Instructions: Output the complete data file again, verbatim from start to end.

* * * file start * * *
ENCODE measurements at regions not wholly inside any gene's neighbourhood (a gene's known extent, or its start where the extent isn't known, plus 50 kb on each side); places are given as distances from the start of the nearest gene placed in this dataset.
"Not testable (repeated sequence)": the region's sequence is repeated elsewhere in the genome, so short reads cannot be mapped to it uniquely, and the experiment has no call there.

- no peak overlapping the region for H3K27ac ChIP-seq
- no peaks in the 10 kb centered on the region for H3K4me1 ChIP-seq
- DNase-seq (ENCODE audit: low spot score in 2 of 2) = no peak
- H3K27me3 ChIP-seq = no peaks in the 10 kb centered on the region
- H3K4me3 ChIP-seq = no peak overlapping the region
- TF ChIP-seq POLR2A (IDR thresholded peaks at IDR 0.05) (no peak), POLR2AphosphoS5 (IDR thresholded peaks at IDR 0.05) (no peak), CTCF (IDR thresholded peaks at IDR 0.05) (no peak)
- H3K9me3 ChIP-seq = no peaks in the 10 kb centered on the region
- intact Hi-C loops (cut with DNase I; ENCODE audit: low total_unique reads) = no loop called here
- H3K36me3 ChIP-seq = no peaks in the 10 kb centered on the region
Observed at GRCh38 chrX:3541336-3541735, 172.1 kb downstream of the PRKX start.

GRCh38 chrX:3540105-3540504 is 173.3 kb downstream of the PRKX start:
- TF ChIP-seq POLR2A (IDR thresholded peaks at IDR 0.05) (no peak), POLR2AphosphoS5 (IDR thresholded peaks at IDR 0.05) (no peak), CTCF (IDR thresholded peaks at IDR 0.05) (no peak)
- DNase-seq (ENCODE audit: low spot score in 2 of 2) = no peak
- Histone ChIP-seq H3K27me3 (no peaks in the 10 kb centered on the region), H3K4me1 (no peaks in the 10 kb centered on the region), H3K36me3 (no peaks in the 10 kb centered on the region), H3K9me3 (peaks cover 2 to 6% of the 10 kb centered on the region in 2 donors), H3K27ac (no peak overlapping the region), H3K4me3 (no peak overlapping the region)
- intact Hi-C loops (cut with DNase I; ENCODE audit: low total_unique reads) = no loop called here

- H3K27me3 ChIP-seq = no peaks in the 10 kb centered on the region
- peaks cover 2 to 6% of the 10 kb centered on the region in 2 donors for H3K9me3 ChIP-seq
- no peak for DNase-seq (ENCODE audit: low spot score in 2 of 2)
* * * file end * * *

ENCODE measurements at regions not wholly inside any gene's neighbourhood (a gene's known extent, or its start where the extent isn't known, plus 50 kb on each side); places are given as distances from the start of the nearest gene placed in this dataset.
"Not testable (repeated sequence)": the region's sequence is repeated elsewhere in the genome, so short reads cannot be mapped to it uniquely, and the experiment has no call there.

- no peak overlapping the region for H3K27ac ChIP-seq
- no peaks in the 10 kb centered on the region for H3K4me1 ChIP-seq
- DNase-seq (ENCODE audit: low spot score in 2 of 2) = no peak
- H3K27me3 ChIP-seq = no peaks in the 10 kb centered on the region
- H3K4me3 ChIP-seq = no peak overlapping the region
- TF ChIP-seq POLR2A (IDR thresholded peaks at IDR 0.05) (no peak), POLR2AphosphoS5 (IDR thresholded peaks at IDR 0.05) (no peak), CTCF (IDR thresholded peaks at IDR 0.05) (no peak)
- H3K9me3 ChIP-seq = no peaks in the 10 kb centered on the region
- intact Hi-C loops (cut with DNase I; ENCODE audit: low total_unique reads) = no loop called here
- H3K36me3 ChIP-seq = no peaks in the 10 kb centered on the region
Observed at GRCh38 chrX:3541336-3541735, 172.1 kb downstream of the PRKX start.

GRCh38 chrX:3540105-3540504 is 173.3 kb downstream of the PRKX start:
- TF ChIP-seq POLR2A (IDR thresholded peaks at IDR 0.05) (no peak), POLR2AphosphoS5 (IDR thresholded peaks at IDR 0.05) (no peak), CTCF (IDR thresholded peaks at IDR 0.05) (no peak)
- DNase-seq (ENCODE audit: low spot score in 2 of 2) = no peak
- Histone ChIP-seq H3K27me3 (no peaks in the 10 kb centered on the region), H3K4me1 (no peaks in the 10 kb centered on the region), H3K36me3 (no peaks in the 10 kb centered on the region), H3K9me3 (peaks cover 2 to 6% of the 10 kb centered on the region in 2 donors), H3K27ac (no peak overlapping the region), H3K4me3 (no peak overlapping the region)
- intact Hi-C loops (cut with DNase I; ENCODE audit: low total_unique reads) = no loop called here

- H3K27me3 ChIP-seq = no peaks in the 10 kb centered on the region
- peaks cover 2 to 6% of the 10 kb centered on the region in 2 donors for H3K9me3 ChIP-seq
- no peak for DNase-seq (ENCODE audit: low spot score in 2 of 2)